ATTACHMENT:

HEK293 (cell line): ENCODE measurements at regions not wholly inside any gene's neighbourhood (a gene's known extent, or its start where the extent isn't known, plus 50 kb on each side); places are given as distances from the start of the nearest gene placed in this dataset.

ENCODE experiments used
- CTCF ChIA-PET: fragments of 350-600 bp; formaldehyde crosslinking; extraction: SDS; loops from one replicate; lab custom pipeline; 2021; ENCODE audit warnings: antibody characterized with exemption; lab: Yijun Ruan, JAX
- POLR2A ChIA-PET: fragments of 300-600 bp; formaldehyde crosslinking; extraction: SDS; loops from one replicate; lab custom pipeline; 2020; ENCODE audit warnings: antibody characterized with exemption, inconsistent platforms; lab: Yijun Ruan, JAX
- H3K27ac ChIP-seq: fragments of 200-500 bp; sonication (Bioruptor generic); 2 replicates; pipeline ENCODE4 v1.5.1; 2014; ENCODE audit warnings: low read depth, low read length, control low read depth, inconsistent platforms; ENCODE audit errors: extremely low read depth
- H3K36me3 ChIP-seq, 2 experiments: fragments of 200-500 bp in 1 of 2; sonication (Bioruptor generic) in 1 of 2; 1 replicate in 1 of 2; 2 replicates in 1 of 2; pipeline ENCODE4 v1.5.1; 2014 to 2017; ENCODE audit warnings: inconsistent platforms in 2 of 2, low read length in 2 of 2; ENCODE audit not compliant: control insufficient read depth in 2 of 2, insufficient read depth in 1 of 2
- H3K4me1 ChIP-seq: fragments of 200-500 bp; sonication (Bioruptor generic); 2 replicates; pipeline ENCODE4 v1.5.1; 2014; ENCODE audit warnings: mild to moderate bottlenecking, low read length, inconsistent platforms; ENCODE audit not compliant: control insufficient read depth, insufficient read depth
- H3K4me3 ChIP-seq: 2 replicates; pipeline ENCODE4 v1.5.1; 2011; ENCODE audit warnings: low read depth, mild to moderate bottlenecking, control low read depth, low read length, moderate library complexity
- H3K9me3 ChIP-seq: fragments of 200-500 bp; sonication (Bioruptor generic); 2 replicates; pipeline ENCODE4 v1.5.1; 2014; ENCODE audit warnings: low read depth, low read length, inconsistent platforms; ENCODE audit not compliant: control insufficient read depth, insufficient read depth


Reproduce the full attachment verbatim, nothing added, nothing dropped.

HEK293 (cell line): ENCODE measurements at regions not wholly inside any gene's neighbourhood (a gene's known extent, or its start where the extent isn't known, plus 50 kb on each side); places are given as distances from the start of the nearest gene placed in this dataset.

ENCODE experiments used
- CTCF ChIA-PET: fragments of 350-600 bp; formaldehyde crosslinking; extraction: SDS; loops from one replicate; lab custom pipeline; 2021; ENCODE audit warnings: antibody characterized with exemption; lab: Yijun Ruan, JAX
- POLR2A ChIA-PET: fragments of 300-600 bp; formaldehyde crosslinking; extraction: SDS; loops from one replicate; lab custom pipeline; 2020; ENCODE audit warnings: antibody characterized with exemption, inconsistent platforms; lab: Yijun Ruan, JAX
- H3K27ac ChIP-seq: fragments of 200-500 bp; sonication (Bioruptor generic); 2 replicates; pipeline ENCODE4 v1.5.1; 2014; ENCODE audit warnings: low read depth, low read length, control low read depth, inconsistent platforms; ENCODE audit errors: extremely low read depth
- H3K36me3 ChIP-seq, 2 experiments: fragments of 200-500 bp in 1 of 2; sonication (Bioruptor generic) in 1 of 2; 1 replicate in 1 of 2; 2 replicates in 1 of 2; pipeline ENCODE4 v1.5.1; 2014 to 2017; ENCODE audit warnings: inconsistent platforms in 2 of 2, low read length in 2 of 2; ENCODE audit not compliant: control insufficient read depth in 2 of 2, insufficient read depth in 1 of 2
- H3K4me1 ChIP-seq: fragments of 200-500 bp; sonication (Bioruptor generic); 2 replicates; pipeline ENCODE4 v1.5.1; 2014; ENCODE audit warnings: mild to moderate bottlenecking, low read length, inconsistent platforms; ENCODE audit not compliant: control insufficient read depth, insufficient read depth
- H3K4me3 ChIP-seq: 2 replicates; pipeline ENCODE4 v1.5.1; 2011; ENCODE audit warnings: low read depth, mild to moderate bottlenecking, control low read depth, low read length, moderate library complexity
- H3K9me3 ChIP-seq: fragments of 200-500 bp; sonication (Bioruptor generic); 2 replicates; pipeline ENCODE4 v1.5.1; 2014; ENCODE audit warnings: low read depth, low read length, inconsistent platforms; ENCODE audit not compliant: control insufficient read depth, insufficient read depth